I've divided the two clumps of 'Mercury Rising' coreopsis, which were pretty brittle and came apart in many pieces. That could work out really well, if most of them succeed on their own. If nothing else, I think several of the pieces with roots attached should survive the division. I also ended up with many rootless pieces that I just stuck into pots (or directly in the ground). If even a few of those take root, I'll be happy.
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The Confederate rose is this-close to blooming. One day soon!
I'd almost forgotten that it's time to take another month's "survey" photos. Post-processing these was a reminder. Either this weekend or one day next week.
The pinata lavender has grown a lot since this photo from April:
For contrast, below is a photo taken today.
The (cypress vine-spangled) Mexican purple sage is slouching behind the lavender. I think that red salvia next door is a volunteer. It's blocking some day lilies and white spider lilies, but since they're only foliage at this point (and it's so late in the year), I guess I'll let the salvia do as it will for now. In the back, 'Sunshine' ligustrum is a bright spot. It's one of those plants that sneak up on you in size. I'm sure it's growing every year, but you don't tend to think about it until it seems to have suddenly gotten much larger.
Further down the row is one clump of elephant ears. They're shrinking. I think they know something's up. ;o) (Please to be ignoring the flaps of weed barrier that I have yet to bury/fold back/hide.)
Indian blanket is cheerful as ever. (For this photo, I'll need to ask you to please ignore the weeds-- particularly the gripeweed. Maybe I'll pull some weeds tomorrow...)
I was stepping through the blanketflower to get to the black-eyed Susan vine (which I need to get into the habit of calling "clock vine", as it's easier to type). Whenever I remember, I check the vine for ripening seed pods.
I've picked a few of the whole, brown pods, and now I can offer a piece of advice to others new to this plant: If you pick off the whole pod and don't remove the seeds right away, be sure to cover it. It will "explode" as it dries, sending the seed flying. I've had it happen. The next time I found a couple of pods, I put them in a saucer, with another saucer set lightly on top. "Pop!" went the seed pod as the seeds/pod halves hit the ceramic. Today, I forgot that I'd put a few pods in my shirt pocket-- at least, until I heard the tell-tale "pop".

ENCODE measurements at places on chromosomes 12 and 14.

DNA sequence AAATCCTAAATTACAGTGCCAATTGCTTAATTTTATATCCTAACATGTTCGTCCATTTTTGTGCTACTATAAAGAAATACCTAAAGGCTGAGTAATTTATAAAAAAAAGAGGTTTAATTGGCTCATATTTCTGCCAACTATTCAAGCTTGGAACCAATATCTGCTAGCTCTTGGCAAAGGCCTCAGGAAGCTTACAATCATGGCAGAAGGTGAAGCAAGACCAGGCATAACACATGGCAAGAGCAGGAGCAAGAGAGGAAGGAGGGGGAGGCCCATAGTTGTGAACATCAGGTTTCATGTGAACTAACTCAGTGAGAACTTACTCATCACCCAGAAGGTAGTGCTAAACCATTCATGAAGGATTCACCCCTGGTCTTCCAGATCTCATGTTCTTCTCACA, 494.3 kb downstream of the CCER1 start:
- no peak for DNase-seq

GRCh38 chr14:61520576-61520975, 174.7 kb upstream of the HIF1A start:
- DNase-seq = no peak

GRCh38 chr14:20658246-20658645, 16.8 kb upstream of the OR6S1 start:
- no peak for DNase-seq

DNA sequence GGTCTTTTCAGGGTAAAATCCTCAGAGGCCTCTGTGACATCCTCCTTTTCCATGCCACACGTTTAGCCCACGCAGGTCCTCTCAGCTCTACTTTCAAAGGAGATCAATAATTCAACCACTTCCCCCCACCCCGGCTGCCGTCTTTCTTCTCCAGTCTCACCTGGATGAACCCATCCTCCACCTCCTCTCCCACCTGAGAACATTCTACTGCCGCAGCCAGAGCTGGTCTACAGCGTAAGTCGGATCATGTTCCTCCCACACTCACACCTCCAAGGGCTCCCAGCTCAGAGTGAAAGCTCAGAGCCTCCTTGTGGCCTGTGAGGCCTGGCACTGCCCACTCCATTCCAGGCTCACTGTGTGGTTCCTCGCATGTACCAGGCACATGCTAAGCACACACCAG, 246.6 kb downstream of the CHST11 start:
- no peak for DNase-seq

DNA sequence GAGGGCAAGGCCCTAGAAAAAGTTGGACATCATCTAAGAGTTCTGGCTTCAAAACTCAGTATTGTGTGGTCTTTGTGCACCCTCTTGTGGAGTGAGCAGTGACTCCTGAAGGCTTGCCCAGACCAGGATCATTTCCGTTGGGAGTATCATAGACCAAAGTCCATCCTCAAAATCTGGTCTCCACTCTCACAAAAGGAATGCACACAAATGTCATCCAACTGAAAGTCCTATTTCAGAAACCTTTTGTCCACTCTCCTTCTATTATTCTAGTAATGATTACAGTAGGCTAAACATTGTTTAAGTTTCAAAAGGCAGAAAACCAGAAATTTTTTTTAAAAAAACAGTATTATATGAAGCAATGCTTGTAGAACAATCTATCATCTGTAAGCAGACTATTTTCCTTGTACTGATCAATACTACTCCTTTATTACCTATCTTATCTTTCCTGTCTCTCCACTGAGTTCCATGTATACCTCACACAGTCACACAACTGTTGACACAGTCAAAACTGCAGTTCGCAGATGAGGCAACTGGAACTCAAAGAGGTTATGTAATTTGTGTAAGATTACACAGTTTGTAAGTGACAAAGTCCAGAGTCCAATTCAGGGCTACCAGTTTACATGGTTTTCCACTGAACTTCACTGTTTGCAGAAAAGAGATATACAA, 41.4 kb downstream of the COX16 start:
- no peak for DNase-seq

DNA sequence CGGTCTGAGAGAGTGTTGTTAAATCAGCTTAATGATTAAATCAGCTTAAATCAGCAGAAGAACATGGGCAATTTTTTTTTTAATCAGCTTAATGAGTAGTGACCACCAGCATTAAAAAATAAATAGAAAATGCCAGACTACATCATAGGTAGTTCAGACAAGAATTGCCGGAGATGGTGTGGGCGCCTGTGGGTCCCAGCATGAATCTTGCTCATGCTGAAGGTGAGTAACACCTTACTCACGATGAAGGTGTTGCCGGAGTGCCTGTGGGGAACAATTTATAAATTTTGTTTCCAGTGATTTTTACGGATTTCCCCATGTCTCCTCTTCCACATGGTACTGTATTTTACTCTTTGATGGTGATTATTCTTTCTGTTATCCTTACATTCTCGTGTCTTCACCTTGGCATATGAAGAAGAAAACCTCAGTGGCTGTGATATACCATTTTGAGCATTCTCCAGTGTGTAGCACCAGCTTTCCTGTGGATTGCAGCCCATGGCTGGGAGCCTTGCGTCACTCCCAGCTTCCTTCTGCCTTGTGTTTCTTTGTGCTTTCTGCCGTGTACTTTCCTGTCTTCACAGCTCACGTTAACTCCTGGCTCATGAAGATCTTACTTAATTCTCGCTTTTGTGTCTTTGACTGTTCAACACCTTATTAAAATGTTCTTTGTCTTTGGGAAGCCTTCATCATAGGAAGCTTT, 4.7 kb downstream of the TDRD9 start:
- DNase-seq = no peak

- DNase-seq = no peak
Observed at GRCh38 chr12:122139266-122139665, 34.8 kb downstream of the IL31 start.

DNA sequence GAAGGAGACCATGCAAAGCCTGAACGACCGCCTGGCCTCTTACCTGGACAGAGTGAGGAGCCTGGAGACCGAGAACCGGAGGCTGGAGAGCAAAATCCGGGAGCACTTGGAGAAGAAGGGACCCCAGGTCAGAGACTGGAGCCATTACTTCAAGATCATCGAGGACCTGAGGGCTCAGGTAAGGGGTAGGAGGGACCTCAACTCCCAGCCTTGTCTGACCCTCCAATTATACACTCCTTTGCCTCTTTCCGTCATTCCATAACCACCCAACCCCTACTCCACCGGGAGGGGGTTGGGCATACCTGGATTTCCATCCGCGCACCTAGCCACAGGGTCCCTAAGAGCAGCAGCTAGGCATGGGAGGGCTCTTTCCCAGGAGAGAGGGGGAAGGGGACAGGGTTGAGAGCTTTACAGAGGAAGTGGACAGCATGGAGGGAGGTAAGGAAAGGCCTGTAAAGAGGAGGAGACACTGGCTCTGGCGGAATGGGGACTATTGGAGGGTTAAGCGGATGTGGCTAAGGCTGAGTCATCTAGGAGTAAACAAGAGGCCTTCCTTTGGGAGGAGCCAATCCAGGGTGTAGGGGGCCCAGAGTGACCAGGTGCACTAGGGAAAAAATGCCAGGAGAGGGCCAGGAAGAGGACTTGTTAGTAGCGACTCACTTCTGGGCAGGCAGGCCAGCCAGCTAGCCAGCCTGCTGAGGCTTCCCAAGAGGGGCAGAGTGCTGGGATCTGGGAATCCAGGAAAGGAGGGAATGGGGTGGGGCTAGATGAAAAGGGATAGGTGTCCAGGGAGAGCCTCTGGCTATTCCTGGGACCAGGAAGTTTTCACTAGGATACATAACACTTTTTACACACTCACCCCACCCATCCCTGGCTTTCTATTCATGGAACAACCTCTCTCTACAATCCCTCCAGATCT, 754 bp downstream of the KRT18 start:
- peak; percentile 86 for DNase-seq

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Double pink Knock Out rose.
Unknown pink shrub rose.
Loropetalum and mina lobata. (And somewhere under all that vine, rose of Sharon.)
The less structured (weedier) part of the flower garden.
I tried to work on the training of the 'Joseph's Coat' rose, earlier this week. It wasn't a complete success. Some new ties were made, but I broke off three little pieces in the process. (I'm trying to root them, but it seems unlikely.) It's not a particularly flexible rose, unfortunately, and those thorns hurt. All I can do is my best! At least the flowers are still pretty, despite my imperfect rose-training.
Donald and I were talking about the bamboo today. One of the newest shoots is taller than he is! (He's 5'10".) Of course, the bulk of it is shorter than that, but we were still impressed. Even more impressive is its increase in girth.
Here it is as of today:
And here it was in mid May:
...And now I'm stunned all over again. It's amazing what a plant can do in just a few months! (And this is just a relatively "slow" bamboo.)
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Funny how something that starts as a very modest project-- ("I think I'll expand this flower bed by three or four feet.") --can snowball into something so much more involved!
I laid out an old water hose to see where the proposed bed expansion might end up, if I took it past the banana shrub. In order to keep a pleasing (and mower-friendly) curve, the new flower bed area gets pretty big...
Then I asked Donald for his input, and somehow we wound up talking about creating a seat/trellis combo (roughly at the near edge of the yellow hose)!
Strange how that happens.
Of course, we could just as easily change our minds back and keep it simple.